A strange, new skyline: World Trade Center 1971

Two beautiful and unique 1971 photographs by Life Magazine’s Henry Groskinsky showing the nearly completed World Trade Center.  These are fascinating not only for the appearance of the towers as they prepare to lord over the ’70s skyline, but also to note what’s notably not there yet — the entire Battery Park City area. At this point in time, the land is still being formed using the excavated materials from the World Trade Center site and dredged sand from other places in the harbor.

Manhattan filmmaker Gary Kaskel made this jazzy student film about the Towers in 1972, highlighting a day of construction and capturing the wonder and strangeness of the towers. It’s followed by a post-9/11 report from CBS which used footage from the movie:


5 replies on “A strange, new skyline: World Trade Center 1971”

The construction of the Twin Towers of World Trade Center in late 1960s and early 1970s means a great climax of the postwar office building boom. Many office buildings were build in the same time dramatically changed Manhattan skyline. But these building boom climax were when the city was a political and financial crisis and the real state market wer on decline. New skyscrapers in a great urban decay context.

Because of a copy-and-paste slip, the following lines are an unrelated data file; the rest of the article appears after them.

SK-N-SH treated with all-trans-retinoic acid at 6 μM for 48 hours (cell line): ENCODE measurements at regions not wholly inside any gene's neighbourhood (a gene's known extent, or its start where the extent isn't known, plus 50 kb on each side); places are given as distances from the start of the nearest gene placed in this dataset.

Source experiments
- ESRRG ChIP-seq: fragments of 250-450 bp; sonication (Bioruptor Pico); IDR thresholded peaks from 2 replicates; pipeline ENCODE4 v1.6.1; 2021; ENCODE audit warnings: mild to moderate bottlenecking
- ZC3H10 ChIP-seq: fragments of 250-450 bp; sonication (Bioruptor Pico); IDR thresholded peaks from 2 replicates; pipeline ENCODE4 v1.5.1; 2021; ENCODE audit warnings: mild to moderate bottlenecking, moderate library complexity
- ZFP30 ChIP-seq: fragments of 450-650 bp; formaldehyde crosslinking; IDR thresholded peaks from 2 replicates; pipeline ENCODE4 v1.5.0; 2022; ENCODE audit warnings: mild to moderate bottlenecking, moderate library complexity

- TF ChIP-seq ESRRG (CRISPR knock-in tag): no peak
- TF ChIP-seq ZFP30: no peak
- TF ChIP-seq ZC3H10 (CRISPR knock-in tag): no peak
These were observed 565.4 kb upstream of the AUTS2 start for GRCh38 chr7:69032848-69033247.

I think it’s even more interesting to note that a full 20 blocks of Tribeca just north of the Barclay-Vesey Building have been leveled to make way for the hideous community college and all the development there.

That boneheaded project eliminated the North-South route of Washington Street and the East-West streets Duane, Jay, Franklin and Beach — thus turning 20 functional city blocks into just five superblocks and burdening them with some of the worst architecture in the city.

I wonder what stood there before? Judging from the architecture just to the East, the razed area contained many of the most beautiful buildings in the city — probably pretty dilapidated by then but just waiting to be restored into what could have been one of the best neighborhoods in town, particularly if the city hadn’t gone completely insane and allowed Westway to die.

Any photos of that part of the neighborhood before it got leveled?

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